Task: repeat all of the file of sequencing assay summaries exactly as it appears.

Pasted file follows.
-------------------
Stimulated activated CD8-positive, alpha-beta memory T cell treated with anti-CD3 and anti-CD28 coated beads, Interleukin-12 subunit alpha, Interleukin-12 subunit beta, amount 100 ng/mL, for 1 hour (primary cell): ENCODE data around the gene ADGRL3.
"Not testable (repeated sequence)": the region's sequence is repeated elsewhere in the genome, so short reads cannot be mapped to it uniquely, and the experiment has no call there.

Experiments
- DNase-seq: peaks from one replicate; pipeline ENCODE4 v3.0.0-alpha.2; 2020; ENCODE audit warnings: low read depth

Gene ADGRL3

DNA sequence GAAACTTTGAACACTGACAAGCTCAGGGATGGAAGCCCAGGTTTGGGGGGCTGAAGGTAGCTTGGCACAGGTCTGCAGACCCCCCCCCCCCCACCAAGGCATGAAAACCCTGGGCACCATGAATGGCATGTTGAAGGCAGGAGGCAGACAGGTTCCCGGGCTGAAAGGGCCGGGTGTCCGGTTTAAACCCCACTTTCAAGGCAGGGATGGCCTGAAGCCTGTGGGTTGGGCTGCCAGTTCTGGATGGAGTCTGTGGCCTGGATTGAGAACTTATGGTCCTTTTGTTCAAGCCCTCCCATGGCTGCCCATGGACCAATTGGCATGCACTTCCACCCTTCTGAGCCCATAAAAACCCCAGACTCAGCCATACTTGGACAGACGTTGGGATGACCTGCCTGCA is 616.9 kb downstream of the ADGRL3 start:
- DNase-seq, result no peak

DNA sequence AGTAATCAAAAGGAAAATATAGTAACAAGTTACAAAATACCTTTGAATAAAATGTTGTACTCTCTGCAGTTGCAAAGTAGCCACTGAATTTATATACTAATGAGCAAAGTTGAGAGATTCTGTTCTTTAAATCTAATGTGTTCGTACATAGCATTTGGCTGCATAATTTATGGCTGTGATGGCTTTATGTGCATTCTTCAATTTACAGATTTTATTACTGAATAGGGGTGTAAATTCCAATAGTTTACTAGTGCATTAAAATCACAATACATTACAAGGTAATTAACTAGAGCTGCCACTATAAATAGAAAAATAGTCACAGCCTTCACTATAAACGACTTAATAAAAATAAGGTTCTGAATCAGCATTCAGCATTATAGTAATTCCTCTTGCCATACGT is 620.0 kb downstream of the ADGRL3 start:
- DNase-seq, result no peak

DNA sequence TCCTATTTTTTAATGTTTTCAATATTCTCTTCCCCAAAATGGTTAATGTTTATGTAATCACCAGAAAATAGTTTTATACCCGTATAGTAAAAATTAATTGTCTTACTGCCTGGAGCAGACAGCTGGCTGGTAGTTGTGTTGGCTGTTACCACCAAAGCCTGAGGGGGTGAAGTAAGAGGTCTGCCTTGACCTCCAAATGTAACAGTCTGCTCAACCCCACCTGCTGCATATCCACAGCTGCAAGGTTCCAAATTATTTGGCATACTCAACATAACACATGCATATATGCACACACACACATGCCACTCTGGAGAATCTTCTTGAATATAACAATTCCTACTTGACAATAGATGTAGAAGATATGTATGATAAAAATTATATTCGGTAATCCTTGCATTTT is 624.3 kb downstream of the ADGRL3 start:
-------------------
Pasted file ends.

Stimulated activated CD8-positive, alpha-beta memory T cell treated with anti-CD3 and anti-CD28 coated beads, Interleukin-12 subunit alpha, Interleukin-12 subunit beta, amount 100 ng/mL, for 1 hour (primary cell): ENCODE data around the gene ADGRL3.
"Not testable (repeated sequence)": the region's sequence is repeated elsewhere in the genome, so short reads cannot be mapped to it uniquely, and the experiment has no call there.

Experiments
- DNase-seq: peaks from one replicate; pipeline ENCODE4 v3.0.0-alpha.2; 2020; ENCODE audit warnings: low read depth

Gene ADGRL3

DNA sequence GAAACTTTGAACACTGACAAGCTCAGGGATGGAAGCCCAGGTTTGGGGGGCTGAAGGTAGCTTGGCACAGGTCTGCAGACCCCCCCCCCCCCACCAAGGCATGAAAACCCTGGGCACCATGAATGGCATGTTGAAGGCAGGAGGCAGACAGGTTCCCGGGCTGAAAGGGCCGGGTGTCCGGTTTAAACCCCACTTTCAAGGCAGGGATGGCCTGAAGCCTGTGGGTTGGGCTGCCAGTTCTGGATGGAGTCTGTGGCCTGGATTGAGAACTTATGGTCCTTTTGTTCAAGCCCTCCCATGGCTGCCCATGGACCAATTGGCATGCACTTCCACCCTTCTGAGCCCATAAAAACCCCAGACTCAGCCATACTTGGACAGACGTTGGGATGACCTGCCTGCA is 616.9 kb downstream of the ADGRL3 start:
- DNase-seq, result no peak

DNA sequence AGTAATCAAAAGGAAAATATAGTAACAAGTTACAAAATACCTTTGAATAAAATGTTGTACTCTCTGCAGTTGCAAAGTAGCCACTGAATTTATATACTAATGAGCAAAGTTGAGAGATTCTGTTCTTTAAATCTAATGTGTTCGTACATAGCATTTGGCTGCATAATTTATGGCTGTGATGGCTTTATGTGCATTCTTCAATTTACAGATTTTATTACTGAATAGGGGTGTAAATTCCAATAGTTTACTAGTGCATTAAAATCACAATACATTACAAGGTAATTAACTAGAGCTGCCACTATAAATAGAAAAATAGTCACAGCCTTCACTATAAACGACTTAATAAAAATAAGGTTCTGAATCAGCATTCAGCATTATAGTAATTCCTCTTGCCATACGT is 620.0 kb downstream of the ADGRL3 start:
- DNase-seq, result no peak

DNA sequence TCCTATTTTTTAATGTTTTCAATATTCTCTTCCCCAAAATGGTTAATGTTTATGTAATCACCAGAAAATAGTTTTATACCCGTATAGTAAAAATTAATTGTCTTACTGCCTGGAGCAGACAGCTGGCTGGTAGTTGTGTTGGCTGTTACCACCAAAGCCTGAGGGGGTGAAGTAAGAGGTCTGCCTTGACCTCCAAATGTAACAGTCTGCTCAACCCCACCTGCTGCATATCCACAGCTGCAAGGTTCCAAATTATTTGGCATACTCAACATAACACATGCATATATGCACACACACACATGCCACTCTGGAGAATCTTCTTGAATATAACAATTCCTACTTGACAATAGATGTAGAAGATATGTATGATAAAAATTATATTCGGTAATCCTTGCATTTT is 624.3 kb downstream of the ADGRL3 start: